Posted by: The Amoeba | November 4, 2009

Pining for Pineapples

OK, out there, hands up? How many of you hear “Hawai‘i” and think “pineapples”?

Think again.

For the best part of a century, pineapples and sugar cane were the cash crops of the Hawai‘ian Islands. At one point, the entire island of Lana‘i was one large pineapple plantation. Many (most?) of the peoples of Hawai‘i who are not of Polynesian or European descent (in particular the Japanese and the Filipinos) came to the islands to harvest the cane or the pineapples.

Those days are done. With today’s announcement that the Maui Land Company is ending pineapple operations, only one plantation remains, on the island of O‘ahu. And that plantation exists primarily for the tourists. The Honolulu building that used to house the principal cannery for Hawai‘ian pineapple is now a commercial complex with some museum-like displays recounting its past.

That more-or-less fresh pineapple in your supermarket fruit-and-vegetables section probably came from Thailand, or the Philippines, or Brazil, not Hawai‘i.

Why?

Why else?

Brazil, Thailand, and the Philippines all produce pineapples far more cheaply than Hawai‘i can.

In fact, the Hawai‘ian Islands now have very little agriculture. It simply costs too much for labor, fertilizer, feed. Far cheaper to bring in the finished products from places that don’t have (or ignore) minimum wage laws.

In the current economic downturn, which has affected Hawai‘i less than most of the rest of the Untied States of America (its current 7.2% unemployment rate would be gratefully accepted as a world-changing improvement by Michigan, California, Oregon and most of the Southeast), folk are wrangling over furloughs, pay cuts, and other things that may impact their standard of living a few points. Not realizing, perhaps, that if the cargo planes were ever to stop flying, Hawai‘ians would, almost immediately, have something truly substantial to worry about.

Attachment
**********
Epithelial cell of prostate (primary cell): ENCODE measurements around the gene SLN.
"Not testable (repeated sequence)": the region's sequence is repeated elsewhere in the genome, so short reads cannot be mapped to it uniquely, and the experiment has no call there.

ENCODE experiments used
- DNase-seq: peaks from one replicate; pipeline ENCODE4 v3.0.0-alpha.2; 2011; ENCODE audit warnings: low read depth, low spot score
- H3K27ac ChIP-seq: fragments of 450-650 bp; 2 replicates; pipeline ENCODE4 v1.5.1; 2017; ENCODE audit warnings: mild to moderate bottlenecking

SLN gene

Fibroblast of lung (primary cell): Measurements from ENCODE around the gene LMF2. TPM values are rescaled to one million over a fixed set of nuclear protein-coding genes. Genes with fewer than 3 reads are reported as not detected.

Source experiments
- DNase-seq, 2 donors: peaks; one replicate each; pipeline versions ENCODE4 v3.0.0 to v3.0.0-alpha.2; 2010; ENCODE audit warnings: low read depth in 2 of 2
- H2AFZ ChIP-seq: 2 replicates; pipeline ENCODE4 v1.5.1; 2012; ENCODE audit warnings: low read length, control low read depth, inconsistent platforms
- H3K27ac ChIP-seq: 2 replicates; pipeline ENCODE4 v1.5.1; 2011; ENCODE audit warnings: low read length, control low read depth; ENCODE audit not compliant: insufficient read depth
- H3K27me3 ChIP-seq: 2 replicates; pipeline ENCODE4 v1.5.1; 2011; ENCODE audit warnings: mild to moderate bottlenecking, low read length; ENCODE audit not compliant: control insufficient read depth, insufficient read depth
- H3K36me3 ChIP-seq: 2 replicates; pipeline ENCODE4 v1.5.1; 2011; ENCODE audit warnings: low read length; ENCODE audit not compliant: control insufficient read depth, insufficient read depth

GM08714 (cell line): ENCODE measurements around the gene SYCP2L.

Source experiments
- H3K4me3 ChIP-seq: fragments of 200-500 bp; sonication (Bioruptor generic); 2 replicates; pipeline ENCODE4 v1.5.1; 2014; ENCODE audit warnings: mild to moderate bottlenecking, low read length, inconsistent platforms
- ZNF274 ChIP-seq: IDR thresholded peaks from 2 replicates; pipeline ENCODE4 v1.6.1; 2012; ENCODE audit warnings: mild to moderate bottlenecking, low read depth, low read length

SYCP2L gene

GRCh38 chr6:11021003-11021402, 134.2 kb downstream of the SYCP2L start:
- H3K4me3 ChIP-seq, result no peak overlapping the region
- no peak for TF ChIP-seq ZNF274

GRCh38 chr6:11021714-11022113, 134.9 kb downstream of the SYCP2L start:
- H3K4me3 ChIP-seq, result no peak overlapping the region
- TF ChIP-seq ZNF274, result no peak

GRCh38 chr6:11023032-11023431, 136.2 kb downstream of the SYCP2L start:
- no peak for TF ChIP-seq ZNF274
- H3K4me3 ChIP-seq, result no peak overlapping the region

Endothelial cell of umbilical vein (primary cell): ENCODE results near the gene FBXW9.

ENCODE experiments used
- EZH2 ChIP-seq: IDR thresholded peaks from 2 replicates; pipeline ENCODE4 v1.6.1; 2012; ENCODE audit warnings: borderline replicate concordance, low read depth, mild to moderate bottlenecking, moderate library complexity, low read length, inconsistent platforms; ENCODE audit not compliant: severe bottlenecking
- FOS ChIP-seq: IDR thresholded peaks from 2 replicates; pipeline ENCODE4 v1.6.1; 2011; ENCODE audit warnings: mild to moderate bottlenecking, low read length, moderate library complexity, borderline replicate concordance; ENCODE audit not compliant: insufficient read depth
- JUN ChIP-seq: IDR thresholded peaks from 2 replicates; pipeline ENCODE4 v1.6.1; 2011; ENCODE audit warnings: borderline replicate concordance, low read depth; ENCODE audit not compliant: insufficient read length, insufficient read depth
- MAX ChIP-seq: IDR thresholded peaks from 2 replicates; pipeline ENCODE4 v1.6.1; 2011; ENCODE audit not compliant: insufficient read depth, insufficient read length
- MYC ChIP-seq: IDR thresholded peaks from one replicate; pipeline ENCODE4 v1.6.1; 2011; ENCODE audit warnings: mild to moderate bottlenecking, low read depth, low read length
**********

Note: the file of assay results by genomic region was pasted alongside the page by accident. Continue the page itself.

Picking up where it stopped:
Starvation.

  – O Ceallaigh
Copyright © 2009 Felloffatruck Publications. All wrongs deplored.
All opinions are mine as a private citizen.

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Responses

  1. Don’t you have a port there somewhere?

    • Yep. And even interstate highways. Though I wouldn’t recommend trying to find an exit to the H-1 on the Santa Monica Freeway. But no train stations. And if the planes aren’t flying, how are the boats steaming? And it may take awhile to rediscover how to build clipper ships.

  2. What timing; I just cut up a pineapple an hour ago for breakfast, and noticed it was from Costa Rica. Usually our fruit comes from the Mediterranean, especially Spain or Israel; recently that’s changed to Asia and Central/S. America.